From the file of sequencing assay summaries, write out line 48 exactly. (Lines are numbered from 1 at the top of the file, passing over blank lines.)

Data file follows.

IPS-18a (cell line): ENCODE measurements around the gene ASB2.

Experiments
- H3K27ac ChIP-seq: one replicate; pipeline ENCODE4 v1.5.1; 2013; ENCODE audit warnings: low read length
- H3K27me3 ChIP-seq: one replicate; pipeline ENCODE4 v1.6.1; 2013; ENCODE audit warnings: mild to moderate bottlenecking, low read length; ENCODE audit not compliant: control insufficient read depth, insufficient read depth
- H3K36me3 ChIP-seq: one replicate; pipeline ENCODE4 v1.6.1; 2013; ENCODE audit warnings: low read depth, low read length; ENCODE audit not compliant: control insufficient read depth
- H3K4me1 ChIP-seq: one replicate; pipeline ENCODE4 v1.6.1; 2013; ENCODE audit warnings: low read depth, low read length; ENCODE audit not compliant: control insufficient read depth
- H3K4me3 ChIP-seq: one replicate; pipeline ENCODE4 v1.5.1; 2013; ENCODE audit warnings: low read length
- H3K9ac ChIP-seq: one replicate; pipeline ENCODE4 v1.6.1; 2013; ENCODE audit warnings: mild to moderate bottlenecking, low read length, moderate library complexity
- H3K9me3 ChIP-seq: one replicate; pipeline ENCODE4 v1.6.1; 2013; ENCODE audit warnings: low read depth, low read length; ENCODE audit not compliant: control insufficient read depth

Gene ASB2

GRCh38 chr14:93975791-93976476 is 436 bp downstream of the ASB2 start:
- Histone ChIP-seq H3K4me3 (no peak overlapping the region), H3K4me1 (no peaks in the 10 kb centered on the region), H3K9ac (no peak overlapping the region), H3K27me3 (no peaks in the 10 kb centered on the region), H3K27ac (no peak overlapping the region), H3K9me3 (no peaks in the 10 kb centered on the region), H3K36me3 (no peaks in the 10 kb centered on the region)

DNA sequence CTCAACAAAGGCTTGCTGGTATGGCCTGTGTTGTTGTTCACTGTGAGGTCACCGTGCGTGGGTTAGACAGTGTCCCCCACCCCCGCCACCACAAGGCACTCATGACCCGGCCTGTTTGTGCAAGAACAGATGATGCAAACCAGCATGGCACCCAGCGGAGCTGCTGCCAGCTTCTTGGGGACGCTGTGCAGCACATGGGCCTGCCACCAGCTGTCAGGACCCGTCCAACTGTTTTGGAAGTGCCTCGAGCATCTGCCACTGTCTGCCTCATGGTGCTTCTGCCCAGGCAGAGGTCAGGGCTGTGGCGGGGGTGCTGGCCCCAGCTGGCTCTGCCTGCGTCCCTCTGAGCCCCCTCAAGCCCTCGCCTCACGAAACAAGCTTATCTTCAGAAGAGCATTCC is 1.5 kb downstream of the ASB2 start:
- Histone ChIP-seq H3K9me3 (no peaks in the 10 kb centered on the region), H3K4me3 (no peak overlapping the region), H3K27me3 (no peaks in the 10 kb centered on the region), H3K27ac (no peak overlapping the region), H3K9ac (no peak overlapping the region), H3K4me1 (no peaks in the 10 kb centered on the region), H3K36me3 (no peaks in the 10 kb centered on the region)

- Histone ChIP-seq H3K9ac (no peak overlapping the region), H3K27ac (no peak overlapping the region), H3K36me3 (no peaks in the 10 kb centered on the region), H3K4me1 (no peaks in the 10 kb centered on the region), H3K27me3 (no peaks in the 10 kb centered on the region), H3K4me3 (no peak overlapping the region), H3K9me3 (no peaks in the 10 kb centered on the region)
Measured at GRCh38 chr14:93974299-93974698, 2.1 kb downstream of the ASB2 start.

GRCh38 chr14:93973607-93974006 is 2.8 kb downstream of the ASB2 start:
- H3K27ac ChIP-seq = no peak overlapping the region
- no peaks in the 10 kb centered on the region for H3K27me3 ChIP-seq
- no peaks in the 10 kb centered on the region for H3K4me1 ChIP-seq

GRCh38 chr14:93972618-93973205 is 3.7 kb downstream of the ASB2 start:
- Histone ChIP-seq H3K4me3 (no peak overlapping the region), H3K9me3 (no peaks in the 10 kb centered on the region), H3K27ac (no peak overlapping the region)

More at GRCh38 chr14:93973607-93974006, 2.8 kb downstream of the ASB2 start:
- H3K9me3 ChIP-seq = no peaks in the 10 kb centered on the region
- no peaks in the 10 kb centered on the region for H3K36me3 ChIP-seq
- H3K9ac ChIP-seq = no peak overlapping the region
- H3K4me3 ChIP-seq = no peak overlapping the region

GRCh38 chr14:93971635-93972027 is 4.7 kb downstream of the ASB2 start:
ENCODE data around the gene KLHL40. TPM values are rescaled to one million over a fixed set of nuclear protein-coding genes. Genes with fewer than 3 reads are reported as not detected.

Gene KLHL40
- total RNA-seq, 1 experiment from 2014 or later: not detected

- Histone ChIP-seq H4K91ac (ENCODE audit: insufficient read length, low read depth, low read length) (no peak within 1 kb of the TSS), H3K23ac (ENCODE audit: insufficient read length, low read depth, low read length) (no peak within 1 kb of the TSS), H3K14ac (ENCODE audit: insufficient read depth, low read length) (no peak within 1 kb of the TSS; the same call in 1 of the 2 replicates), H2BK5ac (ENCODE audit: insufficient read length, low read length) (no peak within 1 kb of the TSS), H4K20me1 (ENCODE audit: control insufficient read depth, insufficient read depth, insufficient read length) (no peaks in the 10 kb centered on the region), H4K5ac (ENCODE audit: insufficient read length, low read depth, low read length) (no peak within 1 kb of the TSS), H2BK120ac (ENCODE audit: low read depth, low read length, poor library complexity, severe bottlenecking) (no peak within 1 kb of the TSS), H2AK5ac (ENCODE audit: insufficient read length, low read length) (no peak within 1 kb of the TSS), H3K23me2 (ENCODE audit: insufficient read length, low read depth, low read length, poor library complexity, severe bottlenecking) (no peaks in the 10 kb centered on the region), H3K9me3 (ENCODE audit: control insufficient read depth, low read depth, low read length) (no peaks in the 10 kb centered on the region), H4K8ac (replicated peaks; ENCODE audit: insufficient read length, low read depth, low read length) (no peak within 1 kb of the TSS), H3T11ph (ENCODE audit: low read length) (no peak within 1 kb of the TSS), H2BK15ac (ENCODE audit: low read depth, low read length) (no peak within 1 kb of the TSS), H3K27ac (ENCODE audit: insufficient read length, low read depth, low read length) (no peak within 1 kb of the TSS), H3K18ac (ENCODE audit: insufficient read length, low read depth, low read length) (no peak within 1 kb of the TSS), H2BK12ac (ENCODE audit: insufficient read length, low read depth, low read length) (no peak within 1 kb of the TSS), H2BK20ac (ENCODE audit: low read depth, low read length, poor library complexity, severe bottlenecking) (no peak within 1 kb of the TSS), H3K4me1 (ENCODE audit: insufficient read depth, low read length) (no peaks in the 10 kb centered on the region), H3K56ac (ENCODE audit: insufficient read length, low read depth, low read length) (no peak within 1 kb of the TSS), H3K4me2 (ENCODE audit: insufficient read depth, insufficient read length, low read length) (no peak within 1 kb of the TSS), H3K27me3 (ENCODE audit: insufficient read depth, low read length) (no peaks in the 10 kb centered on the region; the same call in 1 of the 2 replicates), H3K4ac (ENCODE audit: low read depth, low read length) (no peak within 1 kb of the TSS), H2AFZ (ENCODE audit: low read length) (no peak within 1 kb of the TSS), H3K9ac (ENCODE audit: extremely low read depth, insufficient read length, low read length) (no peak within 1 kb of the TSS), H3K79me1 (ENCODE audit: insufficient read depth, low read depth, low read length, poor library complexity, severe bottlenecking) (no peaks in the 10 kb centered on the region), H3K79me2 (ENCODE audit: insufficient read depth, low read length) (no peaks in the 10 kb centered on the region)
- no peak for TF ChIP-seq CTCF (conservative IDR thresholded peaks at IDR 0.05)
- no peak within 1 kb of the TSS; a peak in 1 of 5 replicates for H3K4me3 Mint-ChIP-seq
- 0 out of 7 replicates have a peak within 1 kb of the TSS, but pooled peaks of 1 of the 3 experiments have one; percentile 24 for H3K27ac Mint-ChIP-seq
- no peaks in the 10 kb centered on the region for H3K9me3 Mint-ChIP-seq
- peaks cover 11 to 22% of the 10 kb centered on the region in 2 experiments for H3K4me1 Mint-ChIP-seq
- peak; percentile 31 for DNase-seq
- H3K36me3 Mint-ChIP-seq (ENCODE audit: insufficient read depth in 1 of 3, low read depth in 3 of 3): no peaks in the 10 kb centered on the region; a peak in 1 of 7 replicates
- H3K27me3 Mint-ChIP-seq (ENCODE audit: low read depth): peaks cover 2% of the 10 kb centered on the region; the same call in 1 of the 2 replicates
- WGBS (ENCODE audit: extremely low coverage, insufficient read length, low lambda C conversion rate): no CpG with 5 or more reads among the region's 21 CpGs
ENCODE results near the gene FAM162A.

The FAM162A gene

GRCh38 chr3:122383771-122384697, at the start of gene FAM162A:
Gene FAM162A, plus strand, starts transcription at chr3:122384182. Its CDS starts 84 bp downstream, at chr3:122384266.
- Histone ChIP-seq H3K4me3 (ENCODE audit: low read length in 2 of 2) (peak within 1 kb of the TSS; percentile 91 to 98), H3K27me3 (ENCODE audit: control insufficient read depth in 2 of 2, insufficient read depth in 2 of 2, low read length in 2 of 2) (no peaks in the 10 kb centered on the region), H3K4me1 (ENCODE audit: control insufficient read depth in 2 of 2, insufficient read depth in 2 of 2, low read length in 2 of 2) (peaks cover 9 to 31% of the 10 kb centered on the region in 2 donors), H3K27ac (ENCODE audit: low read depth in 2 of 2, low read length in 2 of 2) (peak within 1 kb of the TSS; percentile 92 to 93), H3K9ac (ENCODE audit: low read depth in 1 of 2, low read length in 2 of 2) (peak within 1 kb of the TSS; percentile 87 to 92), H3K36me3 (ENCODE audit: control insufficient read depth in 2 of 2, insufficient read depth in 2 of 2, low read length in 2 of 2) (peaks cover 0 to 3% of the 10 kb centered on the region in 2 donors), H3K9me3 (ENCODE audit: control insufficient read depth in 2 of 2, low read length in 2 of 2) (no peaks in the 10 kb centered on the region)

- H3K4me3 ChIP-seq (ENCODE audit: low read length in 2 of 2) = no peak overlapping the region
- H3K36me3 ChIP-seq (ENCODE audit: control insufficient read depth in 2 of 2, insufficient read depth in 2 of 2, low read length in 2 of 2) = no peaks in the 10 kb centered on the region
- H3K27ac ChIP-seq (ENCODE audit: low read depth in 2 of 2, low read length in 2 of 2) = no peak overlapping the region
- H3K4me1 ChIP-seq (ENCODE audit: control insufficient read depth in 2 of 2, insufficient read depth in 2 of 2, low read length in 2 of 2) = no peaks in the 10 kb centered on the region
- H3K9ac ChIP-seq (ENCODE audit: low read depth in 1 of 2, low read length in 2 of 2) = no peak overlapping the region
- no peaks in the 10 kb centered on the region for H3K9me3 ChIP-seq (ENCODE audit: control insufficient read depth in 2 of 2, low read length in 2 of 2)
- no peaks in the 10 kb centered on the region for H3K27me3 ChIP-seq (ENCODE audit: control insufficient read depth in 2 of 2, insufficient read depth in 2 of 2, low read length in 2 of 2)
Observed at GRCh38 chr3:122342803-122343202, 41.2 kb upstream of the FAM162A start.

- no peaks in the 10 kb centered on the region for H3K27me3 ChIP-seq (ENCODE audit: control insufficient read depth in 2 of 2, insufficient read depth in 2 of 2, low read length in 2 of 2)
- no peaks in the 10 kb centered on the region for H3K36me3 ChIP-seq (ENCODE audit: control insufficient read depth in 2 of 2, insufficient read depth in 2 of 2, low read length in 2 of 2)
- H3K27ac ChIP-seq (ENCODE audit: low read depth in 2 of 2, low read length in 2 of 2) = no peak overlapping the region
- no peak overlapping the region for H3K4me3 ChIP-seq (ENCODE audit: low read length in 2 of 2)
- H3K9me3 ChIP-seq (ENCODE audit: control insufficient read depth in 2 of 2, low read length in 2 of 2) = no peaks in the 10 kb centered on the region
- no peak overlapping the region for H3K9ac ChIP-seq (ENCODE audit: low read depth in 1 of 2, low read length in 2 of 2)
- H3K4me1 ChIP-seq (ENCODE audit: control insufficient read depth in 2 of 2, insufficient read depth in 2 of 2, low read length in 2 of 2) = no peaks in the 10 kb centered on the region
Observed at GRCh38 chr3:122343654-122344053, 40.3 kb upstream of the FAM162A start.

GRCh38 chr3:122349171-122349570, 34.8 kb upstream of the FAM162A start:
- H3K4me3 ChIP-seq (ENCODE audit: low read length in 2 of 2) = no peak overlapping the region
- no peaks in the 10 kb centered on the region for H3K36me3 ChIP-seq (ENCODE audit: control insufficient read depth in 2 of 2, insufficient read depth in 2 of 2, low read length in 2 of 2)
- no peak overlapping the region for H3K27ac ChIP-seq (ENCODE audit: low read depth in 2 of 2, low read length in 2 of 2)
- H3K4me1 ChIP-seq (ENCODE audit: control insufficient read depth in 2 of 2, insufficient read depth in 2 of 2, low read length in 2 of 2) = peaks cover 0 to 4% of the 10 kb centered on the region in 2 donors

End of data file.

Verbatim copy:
- H3K36me3 ChIP-seq (ENCODE audit: control insufficient read depth in 2 of 2, insufficient read depth in 2 of 2, low read length in 2 of 2) = no peaks in the 10 kb centered on the region